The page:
The 2019 fall play The Night of the Living Dead will be performed by PHS theater students Nov. 1-2


Poster design: Nicolas Fulton

The 2019 fall play The Night of the Living Dea will be preformed Nov. 1-2 in the high school auditorium.

The humid air is thick as dusk arrives. The street lamps flicker on.

Once shining brightly, the lights fade to black, leaving only the rays from the moon to cast a shadow on the night’s arising horror.

Run. Scream. Bolt the door. They are right behind you. And they are hungry.

The dead … but they are alive. The zombies are in need of human flesh.

Cut!…again—from the top.

The Night of the Living Dead written by Lori Allen Ohm, is the horror production Powell High School theatre students will be performing Friday-Saturday, Nov. 1-2.

This production is about a zombie apocalypse and follows a group of strangers hidden in a house together trying to survive. A “double cast” will perform the classic horror story.

“The best part about acting as a whole is the development of the character you’re playing,” said senior Ashlyn Aguirre, who is cast as Judy. “I enjoy building a story together as a cast and improving one’s skills as an individual. It’s fun to live another life as a character for a few short months.”

Developing a persona other than yourself has excitement and fascination. Building several characters as a whole means something much more. Furthermore, the community always has a sense of awe watching PHS students performing on stage.

As a community, cast and individual, these productions assembled by Powell High School have influenced Powell.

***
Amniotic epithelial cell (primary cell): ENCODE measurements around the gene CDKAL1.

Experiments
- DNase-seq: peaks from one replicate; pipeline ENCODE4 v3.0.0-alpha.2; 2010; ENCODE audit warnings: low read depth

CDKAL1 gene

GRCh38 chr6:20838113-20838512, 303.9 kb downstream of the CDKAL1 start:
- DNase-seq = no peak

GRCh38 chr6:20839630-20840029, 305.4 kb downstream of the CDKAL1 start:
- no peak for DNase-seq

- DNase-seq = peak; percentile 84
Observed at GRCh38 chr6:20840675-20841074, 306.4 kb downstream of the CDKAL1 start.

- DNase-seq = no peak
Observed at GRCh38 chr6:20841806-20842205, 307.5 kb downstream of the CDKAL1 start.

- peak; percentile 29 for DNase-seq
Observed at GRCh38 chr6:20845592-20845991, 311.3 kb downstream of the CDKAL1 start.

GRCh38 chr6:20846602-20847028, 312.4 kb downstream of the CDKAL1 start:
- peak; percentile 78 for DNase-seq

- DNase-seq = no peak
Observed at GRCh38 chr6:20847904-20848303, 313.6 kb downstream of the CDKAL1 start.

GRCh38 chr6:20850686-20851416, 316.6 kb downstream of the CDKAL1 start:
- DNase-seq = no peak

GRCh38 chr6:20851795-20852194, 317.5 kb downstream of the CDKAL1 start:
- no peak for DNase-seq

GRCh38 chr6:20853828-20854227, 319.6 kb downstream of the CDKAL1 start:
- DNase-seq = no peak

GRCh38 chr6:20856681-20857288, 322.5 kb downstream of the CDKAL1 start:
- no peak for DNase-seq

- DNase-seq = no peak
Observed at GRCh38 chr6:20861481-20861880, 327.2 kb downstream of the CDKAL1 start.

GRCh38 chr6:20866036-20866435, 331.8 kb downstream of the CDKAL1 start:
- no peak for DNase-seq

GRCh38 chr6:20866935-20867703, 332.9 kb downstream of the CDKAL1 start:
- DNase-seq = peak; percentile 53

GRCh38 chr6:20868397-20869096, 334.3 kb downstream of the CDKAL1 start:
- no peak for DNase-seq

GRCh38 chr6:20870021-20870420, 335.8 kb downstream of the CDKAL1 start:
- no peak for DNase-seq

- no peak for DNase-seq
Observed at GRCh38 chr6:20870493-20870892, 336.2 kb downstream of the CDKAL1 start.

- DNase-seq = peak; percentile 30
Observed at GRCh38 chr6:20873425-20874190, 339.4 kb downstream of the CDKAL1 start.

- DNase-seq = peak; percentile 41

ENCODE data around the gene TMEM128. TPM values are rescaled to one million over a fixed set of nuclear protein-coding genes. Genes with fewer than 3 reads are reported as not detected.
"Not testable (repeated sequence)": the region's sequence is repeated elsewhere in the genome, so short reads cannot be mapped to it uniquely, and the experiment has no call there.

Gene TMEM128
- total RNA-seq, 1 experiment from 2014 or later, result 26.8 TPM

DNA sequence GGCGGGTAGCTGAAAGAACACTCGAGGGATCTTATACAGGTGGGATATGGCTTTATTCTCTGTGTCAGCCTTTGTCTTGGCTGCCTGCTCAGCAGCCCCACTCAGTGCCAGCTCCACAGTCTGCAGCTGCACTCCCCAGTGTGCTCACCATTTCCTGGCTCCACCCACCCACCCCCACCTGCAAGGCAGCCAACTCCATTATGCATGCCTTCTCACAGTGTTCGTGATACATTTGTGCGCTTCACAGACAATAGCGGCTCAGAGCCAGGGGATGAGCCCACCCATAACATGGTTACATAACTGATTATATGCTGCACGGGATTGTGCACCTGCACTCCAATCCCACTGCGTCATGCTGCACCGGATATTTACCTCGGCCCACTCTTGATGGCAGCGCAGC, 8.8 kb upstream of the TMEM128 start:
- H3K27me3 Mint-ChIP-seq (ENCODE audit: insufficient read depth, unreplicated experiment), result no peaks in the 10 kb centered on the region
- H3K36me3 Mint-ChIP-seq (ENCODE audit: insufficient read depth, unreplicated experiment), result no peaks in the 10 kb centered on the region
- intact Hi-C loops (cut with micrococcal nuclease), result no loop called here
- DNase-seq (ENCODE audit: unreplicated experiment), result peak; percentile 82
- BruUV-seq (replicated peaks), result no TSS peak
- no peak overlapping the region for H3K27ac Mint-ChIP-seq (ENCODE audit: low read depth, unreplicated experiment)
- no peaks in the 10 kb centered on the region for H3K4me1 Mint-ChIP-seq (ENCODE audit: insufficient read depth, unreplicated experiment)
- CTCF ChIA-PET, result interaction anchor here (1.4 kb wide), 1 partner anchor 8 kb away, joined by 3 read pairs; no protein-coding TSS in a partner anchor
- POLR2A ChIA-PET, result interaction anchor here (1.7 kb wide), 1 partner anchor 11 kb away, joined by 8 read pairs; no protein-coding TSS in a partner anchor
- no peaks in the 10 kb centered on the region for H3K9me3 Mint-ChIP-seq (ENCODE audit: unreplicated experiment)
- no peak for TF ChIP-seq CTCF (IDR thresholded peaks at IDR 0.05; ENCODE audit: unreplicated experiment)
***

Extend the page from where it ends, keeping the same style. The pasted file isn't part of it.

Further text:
“The rehearsals build a sense of team-just like sports practices, and the shows build a sense of community-just like when fans come together for their teams during a game,” Director Mr. Robert Hunt said. “It is a unique and cathartic experience for performers and audience members. Uniquely, theatre can help actors and audience members develop the ability to empathize with others and consider different points of view.”

Putting a play together builds relationships between peers.

“The best thing about directing a play is when it all comes together during the performance and all of the hard work pays off,” Director Hunt said. “The technical elements fall into sync, the actors rise to the challenge, and the audience members immerse themselves in the show. There is always a prediction about how the audience will react, and it is rewarding when the audience reacts positively to the show.”

The best thing about directing a play is when it all comes together during the performance and all of the hard work pays off. ”

— Mr. Bob Hunt

Despite the positive reactions, overwhelming support and memorable experiences there sometimes can be stress involved with these productions.

“Time is almost always the most precious factor of a production,” Aguirre said. “Making sure that as a cast, everyone is ready by the time the show comes along.”

Twenty-three year director Mr. Hunt agreed.

“The most stressful part of play directing is when things are not working out and the production date is looming,” Mr. Hunt said. “ It is up to the director to solve any problems with the show even if the problems are completely outside of the director’s control.”

High school plays take anywhere from six to eight weeks. Six weeks for a regular play, like the upcoming performance, and eight weeks for a musical. The PHS musical will be performed in February 2020.

“I would totally recommend that anyone who is interested try out for musicals and plays,” Aguirre said. “The process is so much fun and the people involved make every production memorable. Also, the best way to find a new passion is hop in and try it.”